So, as per Emergentism the consciousness emerges in a system at a level of complexity while Panpsychism says it is inherent even in the tiniest material of which the system is made. (McLaughlin, Beckermann, and Walter, 2009); (Crane 2001). The problem the Emergentism faces is that it needs to explain the point of complexity at which the consciousness emerges in a system. Even if we argue for Panpsychism that a mental element is present in the fundamental entities it remains to be explained how ‘mental or conscious’ state will arise the essential problem to Emergentism, which faces that the matter seems to have consciousness. According to Panpsychism, there is a mental feature for every fundamental element of nature. It starts to show the ‘consciousness’ only at a certain complex state, which is more of the Emergentism approach. The approach says there is no mental attribute to the fundamental entities, but the ‘consciousness’ emerges at a certain level of complexity. So, we can argue that Panpsychism faces its own problems of emergence, which was raised as a ‘combination problem’ by William James.
The predominant scientific view of the world, which finds it difficult to accept the theories of Idealism and Dualism makes Emergentism the winner over Panpsychism. All the modern physicalistic theories also support the emergence of mind even though none of them have given a satisfactory explanation for consciousness (Loewer &Gillett 2001). Until and unless there is a satisfactory explanation there is a possibility for Panpsychism, but with the existing theories and lack of direct bearing on any scientific work or test to support it. It still remains to see how it can gain over Emergentism.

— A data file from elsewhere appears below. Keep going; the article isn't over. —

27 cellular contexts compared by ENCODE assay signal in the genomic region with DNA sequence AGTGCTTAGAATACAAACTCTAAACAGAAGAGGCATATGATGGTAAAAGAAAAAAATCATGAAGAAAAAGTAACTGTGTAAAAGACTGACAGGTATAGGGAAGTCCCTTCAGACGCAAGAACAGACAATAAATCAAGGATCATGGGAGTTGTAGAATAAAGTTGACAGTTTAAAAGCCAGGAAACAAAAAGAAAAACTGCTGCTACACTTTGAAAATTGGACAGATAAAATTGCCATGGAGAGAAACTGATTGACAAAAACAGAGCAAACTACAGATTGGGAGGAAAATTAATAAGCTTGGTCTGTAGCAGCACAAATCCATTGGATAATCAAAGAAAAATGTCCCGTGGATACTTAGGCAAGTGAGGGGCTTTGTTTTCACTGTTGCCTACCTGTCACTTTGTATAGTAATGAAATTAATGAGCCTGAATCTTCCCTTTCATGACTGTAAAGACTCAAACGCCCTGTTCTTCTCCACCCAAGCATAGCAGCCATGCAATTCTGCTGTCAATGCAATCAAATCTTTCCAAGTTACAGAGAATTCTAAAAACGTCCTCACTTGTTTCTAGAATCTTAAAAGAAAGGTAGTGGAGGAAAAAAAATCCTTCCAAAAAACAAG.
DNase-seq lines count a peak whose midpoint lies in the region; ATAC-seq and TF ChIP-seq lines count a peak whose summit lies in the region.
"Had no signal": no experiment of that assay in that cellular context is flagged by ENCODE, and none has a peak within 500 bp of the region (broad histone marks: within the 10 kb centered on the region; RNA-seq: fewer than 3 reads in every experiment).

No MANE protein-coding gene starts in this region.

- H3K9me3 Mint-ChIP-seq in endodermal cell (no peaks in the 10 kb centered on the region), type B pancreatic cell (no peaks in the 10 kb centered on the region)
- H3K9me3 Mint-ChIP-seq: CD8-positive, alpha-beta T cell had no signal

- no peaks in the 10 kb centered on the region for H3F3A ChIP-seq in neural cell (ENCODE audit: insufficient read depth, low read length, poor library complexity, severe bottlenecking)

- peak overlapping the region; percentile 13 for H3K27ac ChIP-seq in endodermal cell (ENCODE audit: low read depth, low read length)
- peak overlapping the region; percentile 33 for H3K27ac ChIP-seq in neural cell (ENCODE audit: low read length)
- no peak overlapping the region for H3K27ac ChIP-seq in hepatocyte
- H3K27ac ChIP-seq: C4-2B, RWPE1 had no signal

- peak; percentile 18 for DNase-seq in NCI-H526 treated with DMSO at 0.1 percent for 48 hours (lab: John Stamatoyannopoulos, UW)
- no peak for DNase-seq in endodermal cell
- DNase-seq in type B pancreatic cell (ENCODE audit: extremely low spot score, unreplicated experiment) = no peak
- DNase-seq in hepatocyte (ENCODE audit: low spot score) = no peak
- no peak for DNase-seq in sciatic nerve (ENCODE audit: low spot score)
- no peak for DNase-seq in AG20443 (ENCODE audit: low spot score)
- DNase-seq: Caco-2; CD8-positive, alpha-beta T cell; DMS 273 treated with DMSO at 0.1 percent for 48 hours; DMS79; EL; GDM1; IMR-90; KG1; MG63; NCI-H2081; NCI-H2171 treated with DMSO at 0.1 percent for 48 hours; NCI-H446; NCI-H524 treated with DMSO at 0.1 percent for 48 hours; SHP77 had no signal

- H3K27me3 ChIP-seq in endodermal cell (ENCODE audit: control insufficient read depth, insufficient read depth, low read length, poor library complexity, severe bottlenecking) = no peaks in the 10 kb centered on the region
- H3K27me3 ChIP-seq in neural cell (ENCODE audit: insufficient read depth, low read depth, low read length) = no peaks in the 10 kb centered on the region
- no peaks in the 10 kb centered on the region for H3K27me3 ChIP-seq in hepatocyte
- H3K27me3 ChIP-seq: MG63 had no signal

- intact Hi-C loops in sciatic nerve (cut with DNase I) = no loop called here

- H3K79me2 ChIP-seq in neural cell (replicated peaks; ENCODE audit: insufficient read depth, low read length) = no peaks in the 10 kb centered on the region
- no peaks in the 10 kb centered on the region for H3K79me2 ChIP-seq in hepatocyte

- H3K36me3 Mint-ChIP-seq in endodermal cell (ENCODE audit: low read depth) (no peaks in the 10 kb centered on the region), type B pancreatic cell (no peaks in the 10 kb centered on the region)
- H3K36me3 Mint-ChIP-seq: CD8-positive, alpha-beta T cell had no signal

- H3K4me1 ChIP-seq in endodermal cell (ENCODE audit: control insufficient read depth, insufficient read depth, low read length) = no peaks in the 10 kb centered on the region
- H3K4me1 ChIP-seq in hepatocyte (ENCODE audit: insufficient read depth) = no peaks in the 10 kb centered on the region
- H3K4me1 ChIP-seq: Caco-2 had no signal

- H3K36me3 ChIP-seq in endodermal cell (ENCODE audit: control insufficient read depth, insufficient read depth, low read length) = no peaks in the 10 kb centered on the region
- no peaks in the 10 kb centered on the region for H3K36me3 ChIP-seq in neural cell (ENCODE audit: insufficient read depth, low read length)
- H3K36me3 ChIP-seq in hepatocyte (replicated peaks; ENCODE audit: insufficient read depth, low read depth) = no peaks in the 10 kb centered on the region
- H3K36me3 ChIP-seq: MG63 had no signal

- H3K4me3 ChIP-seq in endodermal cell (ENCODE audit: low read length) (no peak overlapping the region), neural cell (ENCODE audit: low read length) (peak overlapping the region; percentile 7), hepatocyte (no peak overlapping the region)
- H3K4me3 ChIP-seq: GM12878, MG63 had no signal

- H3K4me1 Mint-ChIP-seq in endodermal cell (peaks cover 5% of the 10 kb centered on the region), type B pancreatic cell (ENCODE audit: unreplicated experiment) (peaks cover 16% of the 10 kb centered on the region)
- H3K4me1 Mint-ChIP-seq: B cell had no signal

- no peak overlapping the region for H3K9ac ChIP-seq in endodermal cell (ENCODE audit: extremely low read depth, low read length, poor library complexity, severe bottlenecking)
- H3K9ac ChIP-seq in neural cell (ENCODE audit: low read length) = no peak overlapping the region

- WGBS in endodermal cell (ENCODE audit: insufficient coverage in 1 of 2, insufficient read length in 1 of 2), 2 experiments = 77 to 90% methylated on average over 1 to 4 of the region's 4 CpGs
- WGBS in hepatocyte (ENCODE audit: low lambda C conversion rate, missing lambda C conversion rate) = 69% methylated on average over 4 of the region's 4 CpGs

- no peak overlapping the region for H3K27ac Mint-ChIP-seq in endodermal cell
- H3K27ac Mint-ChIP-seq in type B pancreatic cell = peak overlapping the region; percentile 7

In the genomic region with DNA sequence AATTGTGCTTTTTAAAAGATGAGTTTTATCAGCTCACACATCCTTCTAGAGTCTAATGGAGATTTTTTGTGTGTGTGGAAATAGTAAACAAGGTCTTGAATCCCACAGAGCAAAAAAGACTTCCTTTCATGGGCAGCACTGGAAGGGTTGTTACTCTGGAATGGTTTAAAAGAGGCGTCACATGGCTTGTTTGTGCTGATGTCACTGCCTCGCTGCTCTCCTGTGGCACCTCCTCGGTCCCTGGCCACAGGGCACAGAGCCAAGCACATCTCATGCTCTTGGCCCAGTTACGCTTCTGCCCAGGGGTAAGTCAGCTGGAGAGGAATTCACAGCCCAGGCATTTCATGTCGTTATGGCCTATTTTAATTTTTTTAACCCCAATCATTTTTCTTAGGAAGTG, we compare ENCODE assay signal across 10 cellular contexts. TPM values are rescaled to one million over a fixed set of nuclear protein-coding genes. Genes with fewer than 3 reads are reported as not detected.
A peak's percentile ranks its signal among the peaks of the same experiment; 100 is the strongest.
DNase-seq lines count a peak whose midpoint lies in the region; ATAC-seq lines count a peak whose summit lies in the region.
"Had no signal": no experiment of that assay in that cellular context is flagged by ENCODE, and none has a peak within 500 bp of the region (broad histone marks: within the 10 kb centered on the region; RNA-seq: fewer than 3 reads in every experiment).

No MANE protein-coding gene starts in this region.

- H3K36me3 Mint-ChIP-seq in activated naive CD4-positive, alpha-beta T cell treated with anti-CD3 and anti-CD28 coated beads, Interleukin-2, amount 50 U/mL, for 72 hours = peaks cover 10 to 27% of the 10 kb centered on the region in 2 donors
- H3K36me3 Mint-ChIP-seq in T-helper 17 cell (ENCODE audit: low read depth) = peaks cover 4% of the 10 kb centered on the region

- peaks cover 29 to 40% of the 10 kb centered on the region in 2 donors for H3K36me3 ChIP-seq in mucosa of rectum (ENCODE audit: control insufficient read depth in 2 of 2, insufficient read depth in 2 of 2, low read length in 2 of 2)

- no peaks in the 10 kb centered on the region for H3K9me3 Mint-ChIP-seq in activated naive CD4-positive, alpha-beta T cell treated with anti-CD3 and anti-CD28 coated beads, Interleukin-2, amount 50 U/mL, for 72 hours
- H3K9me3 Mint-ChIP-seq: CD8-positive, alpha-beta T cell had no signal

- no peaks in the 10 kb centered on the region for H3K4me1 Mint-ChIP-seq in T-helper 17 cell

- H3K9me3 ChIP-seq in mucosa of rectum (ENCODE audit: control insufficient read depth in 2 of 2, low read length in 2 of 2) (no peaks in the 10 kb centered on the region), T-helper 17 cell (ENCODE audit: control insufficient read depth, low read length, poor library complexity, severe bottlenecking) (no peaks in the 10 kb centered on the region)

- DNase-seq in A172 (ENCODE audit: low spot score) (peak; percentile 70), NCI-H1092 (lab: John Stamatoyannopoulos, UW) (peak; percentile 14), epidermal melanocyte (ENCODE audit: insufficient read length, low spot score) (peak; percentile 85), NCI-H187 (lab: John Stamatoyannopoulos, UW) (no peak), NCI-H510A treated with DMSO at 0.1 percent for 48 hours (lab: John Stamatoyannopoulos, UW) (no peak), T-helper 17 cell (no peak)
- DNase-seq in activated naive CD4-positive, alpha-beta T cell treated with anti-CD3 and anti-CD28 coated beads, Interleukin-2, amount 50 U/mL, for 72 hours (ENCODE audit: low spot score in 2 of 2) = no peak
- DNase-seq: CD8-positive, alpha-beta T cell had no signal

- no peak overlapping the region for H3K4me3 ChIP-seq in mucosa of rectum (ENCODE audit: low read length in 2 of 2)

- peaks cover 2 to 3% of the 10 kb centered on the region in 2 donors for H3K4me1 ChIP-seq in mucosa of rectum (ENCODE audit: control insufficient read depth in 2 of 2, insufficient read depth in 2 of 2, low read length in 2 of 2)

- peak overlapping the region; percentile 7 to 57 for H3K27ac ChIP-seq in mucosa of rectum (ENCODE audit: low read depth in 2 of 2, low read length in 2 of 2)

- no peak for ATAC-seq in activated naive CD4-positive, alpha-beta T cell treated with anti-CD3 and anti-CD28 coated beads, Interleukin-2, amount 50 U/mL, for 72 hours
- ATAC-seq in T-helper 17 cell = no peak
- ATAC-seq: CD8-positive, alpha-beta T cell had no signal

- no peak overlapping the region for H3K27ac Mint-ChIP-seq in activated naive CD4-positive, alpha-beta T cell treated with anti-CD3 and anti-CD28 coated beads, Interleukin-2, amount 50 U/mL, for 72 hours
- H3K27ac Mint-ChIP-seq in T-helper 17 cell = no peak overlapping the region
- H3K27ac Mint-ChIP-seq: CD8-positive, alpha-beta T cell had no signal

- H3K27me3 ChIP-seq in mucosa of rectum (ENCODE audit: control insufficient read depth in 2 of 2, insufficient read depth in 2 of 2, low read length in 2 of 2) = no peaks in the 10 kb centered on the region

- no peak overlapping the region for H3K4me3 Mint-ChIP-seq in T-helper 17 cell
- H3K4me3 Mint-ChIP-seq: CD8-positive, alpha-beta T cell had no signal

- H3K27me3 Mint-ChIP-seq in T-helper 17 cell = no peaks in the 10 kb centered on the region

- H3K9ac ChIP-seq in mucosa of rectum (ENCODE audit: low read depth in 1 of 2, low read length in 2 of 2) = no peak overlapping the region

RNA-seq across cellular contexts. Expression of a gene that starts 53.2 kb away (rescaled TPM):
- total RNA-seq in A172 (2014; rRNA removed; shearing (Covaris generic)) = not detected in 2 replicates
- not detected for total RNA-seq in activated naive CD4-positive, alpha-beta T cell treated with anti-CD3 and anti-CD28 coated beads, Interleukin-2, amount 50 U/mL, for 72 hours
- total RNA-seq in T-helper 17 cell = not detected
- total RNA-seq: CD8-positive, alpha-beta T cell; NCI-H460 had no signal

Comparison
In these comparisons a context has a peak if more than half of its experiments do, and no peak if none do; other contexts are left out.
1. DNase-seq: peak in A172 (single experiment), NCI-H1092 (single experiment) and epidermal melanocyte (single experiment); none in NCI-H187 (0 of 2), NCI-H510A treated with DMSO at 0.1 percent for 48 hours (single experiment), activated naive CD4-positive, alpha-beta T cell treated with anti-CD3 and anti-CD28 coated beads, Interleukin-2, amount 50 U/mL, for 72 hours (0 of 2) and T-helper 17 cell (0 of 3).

Emergentism and Panpsychism can be argued as two different ways of explaining consciousness in the frame work of ontology. While one says it emerges at some point of complexity of the system the other say it is present in the tiniest part of the system. What is actually needed is a true integration of Emergentism and Panpsychism.